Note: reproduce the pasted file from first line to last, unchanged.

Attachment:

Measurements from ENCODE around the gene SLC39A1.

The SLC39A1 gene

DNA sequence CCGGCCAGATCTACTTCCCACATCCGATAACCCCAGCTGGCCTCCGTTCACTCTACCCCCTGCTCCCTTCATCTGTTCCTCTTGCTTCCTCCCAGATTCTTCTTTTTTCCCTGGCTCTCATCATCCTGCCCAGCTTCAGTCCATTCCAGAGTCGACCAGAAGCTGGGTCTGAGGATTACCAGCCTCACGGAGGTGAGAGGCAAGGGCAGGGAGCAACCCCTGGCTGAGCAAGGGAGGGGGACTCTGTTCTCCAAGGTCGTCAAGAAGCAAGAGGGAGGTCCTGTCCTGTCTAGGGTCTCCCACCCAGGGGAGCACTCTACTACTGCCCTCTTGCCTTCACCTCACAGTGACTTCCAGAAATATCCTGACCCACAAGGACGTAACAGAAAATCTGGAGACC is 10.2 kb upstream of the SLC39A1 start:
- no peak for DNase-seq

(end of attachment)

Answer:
Measurements from ENCODE around the gene SLC39A1.

The SLC39A1 gene

DNA sequence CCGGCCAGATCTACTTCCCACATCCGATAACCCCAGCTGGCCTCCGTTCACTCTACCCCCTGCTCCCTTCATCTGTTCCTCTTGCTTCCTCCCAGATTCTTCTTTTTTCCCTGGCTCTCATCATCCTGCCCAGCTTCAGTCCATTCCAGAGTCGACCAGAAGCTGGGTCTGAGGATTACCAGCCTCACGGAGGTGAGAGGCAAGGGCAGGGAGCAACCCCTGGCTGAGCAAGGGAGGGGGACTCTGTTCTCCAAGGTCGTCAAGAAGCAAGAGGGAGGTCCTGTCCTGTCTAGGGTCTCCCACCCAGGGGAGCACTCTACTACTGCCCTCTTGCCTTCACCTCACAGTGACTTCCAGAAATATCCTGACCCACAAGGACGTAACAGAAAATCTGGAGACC is 10.2 kb upstream of the SLC39A1 start:
- no peak for DNase-seq